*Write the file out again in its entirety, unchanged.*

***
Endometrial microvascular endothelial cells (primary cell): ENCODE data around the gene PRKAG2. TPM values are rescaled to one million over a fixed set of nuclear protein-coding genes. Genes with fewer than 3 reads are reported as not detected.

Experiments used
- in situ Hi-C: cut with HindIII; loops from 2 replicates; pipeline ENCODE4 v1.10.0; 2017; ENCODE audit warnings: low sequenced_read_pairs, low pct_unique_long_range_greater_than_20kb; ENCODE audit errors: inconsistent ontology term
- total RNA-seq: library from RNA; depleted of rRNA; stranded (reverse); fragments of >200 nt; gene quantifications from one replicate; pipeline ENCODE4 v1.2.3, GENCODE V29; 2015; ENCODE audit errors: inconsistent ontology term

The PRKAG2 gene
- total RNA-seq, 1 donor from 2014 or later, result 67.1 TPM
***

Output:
Endometrial microvascular endothelial cells (primary cell): ENCODE data around the gene PRKAG2. TPM values are rescaled to one million over a fixed set of nuclear protein-coding genes. Genes with fewer than 3 reads are reported as not detected.

Experiments used
- in situ Hi-C: cut with HindIII; loops from 2 replicates; pipeline ENCODE4 v1.10.0; 2017; ENCODE audit warnings: low sequenced_read_pairs, low pct_unique_long_range_greater_than_20kb; ENCODE audit errors: inconsistent ontology term
- total RNA-seq: library from RNA; depleted of rRNA; stranded (reverse); fragments of >200 nt; gene quantifications from one replicate; pipeline ENCODE4 v1.2.3, GENCODE V29; 2015; ENCODE audit errors: inconsistent ontology term

The PRKAG2 gene
- total RNA-seq, 1 donor from 2014 or later, result 67.1 TPM